The three goals of the Cancer Therapeutic Program are: 1) to enhance and facilitate programmatic and interprogrammatic interaction and collaboration between basic scientists and clinical investigators in cancer therapeutics;2) to promote the discovery, development, and application of novel therapeutic approaches;and 3) to develop translational and laboratory-based clinical investigations of new therapeutic agents and new therapeutic approaches. These goals are achieved through three Research Themes. Theme 1 is focused on technology development for target identification and drug discovery, with the goal of applying these new technologies (such as combinatorial chemistry, medicinal chemistry, computational biology, structural biology, nanotechnology, and high-throughput assays) to specific drug development projects in theme 2. For example, in theme 2, we are developing: cancer cell surface targeting ligands, novel targeting nanocarriers for cancer drug delivery and imaging, tyrosine kinase inhibitors, and nanoparticles for cancer vaccine and immunotherapy. In Theme 3, we use a collaborative group of molecular biologists, translational scientists, pharmacologists, and clinical investigators to facilitate the design and conduct of laboratory-driven clinical investigations. In view of the preclinical expertise in drug discovery and drug development available within the Program, there is great potential to translate promising new therapeutic leads into clinical trials and associated laboratory correlative studies. One example of such translation is the development of novel nanoformulations of paclitaxel soon to be tested in human. Furthermore, the expertise represented within this group of investigators provides a conduit for acquisition of new therapeutic agents from the NCI or industry. Providing a platform for clinical trials are specific project areas in clinical investigation and translational studies, including drug development awards (N01, U01, U10) and investigator-initiated trials. The program has 46 members from 13 different departments at UC Davis and 1 department at LLNL. It has 25 NCl-funded projects for $3.9 million ADC (total peer-reviewed funding, $8.8 million ADC). Of the 728 publications for the last funding period, 44% are inter-programmatic and 29% are intra-programmatic.

Public Health Relevance

Through the three interactive research themes, investigators from the Cancer Therapeutic Program will translate promising new therapeutic leads into clinical trials and associated laboratory correlative studies.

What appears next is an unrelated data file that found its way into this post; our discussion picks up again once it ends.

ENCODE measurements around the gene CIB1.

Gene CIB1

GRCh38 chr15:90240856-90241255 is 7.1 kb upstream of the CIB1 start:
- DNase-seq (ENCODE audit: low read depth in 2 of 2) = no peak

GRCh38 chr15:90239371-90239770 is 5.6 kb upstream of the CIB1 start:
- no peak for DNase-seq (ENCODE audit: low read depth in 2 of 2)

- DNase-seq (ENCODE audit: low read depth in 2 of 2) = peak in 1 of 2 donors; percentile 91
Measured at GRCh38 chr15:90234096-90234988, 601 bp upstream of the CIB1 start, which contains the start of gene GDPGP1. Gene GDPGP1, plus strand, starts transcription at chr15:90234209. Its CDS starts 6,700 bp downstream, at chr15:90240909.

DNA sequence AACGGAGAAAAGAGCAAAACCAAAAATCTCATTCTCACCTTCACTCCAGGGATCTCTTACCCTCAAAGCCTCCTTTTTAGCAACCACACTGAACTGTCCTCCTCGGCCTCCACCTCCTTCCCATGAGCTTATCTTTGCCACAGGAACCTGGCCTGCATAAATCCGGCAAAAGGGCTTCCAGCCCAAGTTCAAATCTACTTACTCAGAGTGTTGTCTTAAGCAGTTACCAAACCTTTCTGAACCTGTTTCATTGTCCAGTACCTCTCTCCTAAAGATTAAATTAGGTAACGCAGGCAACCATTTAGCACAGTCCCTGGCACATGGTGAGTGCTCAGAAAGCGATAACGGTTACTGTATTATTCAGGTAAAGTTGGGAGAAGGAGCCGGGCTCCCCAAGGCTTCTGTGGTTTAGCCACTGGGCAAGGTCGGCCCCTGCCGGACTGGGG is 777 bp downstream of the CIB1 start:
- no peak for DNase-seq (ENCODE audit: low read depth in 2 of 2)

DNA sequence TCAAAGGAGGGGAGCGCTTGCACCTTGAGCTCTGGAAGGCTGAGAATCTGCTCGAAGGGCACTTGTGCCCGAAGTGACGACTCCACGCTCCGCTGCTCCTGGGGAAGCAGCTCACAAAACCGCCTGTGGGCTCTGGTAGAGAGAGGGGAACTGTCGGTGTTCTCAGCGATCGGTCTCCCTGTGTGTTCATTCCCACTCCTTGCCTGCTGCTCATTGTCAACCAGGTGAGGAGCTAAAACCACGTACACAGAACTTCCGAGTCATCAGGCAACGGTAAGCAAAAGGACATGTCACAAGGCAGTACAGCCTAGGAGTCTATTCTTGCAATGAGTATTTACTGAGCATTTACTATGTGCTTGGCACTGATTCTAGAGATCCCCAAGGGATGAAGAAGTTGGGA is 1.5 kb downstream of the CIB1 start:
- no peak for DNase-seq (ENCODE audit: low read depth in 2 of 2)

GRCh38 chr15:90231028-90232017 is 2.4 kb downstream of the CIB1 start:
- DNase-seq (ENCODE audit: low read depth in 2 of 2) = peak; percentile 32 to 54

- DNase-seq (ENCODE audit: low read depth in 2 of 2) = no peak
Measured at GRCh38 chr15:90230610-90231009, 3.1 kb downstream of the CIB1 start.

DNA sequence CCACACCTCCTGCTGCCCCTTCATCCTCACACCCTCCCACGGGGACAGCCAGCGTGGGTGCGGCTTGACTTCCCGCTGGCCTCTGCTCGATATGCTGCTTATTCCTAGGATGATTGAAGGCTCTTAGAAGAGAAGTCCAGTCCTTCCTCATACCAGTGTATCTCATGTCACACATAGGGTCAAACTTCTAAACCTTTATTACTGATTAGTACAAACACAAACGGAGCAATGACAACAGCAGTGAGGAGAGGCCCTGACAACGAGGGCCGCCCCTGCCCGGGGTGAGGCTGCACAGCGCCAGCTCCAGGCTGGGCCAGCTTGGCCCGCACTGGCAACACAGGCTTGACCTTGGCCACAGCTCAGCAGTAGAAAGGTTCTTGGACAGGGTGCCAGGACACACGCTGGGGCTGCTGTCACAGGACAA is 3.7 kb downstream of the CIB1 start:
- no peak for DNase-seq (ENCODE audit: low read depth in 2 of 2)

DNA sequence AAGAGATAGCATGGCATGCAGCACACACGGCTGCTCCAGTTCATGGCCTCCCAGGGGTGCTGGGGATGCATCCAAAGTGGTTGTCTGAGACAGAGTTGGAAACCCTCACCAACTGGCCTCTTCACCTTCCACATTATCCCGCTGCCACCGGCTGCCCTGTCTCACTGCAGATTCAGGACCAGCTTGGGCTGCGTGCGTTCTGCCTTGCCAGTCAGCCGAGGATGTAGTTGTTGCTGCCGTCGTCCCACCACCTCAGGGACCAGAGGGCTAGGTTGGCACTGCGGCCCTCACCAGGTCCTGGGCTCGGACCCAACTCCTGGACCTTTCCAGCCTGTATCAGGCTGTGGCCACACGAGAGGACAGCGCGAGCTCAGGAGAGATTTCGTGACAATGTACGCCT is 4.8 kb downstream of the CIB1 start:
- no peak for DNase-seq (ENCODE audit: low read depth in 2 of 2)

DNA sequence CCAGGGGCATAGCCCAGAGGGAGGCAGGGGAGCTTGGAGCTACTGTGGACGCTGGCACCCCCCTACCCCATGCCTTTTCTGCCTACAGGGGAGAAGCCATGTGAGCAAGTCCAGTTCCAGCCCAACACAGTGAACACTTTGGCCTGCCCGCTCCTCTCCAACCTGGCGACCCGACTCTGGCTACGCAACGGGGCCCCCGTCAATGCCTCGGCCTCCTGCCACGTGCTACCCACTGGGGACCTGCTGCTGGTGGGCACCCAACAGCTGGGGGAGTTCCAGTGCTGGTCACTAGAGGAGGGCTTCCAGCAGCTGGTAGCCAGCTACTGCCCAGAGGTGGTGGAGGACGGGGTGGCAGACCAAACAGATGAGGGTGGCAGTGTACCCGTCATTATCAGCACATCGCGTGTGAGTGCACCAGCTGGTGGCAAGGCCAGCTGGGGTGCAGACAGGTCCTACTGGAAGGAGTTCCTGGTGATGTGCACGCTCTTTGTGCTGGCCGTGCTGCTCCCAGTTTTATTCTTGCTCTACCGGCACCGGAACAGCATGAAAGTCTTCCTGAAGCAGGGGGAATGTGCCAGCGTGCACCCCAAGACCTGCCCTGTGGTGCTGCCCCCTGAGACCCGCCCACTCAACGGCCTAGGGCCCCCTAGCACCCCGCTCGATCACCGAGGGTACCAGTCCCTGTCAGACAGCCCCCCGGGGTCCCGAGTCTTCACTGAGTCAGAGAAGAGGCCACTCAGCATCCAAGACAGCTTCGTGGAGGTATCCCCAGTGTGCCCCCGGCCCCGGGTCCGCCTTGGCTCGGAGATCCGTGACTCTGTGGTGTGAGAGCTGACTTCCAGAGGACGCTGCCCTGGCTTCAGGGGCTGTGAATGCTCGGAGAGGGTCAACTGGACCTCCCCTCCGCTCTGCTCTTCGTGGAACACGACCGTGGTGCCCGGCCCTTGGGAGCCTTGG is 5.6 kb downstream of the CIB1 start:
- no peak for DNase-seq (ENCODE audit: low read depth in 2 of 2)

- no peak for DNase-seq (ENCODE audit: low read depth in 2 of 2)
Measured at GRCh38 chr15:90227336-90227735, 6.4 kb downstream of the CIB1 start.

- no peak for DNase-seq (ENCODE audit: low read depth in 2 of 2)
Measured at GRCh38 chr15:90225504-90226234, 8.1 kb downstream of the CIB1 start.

Agency
National Institute of Health (NIH)
Institute
National Cancer Institute (NCI)
Type
Center Core Grants (P30)
Project #
5P30CA093373-12
Application #
8743641
Study Section
Subcommittee G - Education (NCI)
Project Start
Project End
Budget Start
2014-07-01
Budget End
2015-06-30
Support Year
12
Fiscal Year
2014
Total Cost
$22,224
Indirect Cost
$7,745
Name
University of California Davis
Department
Type
DUNS #
047120084
City
Davis
State
CA
Country
United States
Zip Code
95618
Semrad, Thomas; Barzi, Afsaneh; Lenz, Heinz-Josef et al. (2015) Pharmacodynamic separation of gemcitabine and erlotinib in locally advanced or metastatic pancreatic cancer: therapeutic and biomarker results. Int J Clin Oncol 20:518-24
Brostoff, Terza; Dela Cruz Jr, Florante N; Church, Molly E et al. (2014) The raccoon polyomavirus genome and tumor antigen transcription are stable and abundant in neuroglial tumors. J Virol 88:12816-24
Kirschbaum, Mark H; Foon, Kenneth A; Frankel, Paul et al. (2014) A phase 2 study of belinostat (PXD101) in patients with relapsed or refractory acute myeloid leukemia or patients over the age of 60 with newly diagnosed acute myeloid leukemia: a California Cancer Consortium Study. Leuk Lymphoma 55:2301-4
Mayadev, Jyoti; Qi, Lihong; Lentz, Susan et al. (2014) Implant time and process efficiency for CT-guided high-dose-rate brachytherapy for cervical cancer. Brachytherapy 13:233-9
Daly, Megan E; Beckett, Laurel A; Chen, Allen M (2014) Does early posttreatment surveillance imaging affect subsequent management following stereotactic body radiation therapy for early-stage non-small cell lung cancer? Pract Radiat Oncol 4:240-6
Li, Tianhong; Maus, Martin K H; Desai, Sonal J et al. (2014) Large-scale screening and molecular characterization of EML4-ALK fusion variants in archival non-small-cell lung cancer tumor specimens using quantitative reverse transcription polymerase chain reaction assays. J Thorac Oncol 9:18-25
Campbell, Mel; Kim, Kevin Y; Chang, Pei-Ching et al. (2014) A lytic viral long noncoding RNA modulates the function of a latent protein. J Virol 88:1843-8
Li, Tianhong; Kung, Hsing-Jien; Mack, Philip C et al. (2013) Genotyping and genomic profiling of non-small-cell lung cancer: implications for current and future therapies. J Clin Oncol 31:1039-49
Semrad, Thomas J; Eddings, Courtney; Dutia, Mrinal P et al. (2013) Phase I study of the combination of temsirolimus and pazopanib in advanced solid tumors. Anticancer Drugs 24:636-40
Maus, Martin K H; Mack, Philip C; Astrow, Stephanie H et al. (2013) Histology-related associations of ERCC1, RRM1, and TS biomarkers in patients with non-small-cell lung cancer: implications for therapy. J Thorac Oncol 8:582-6

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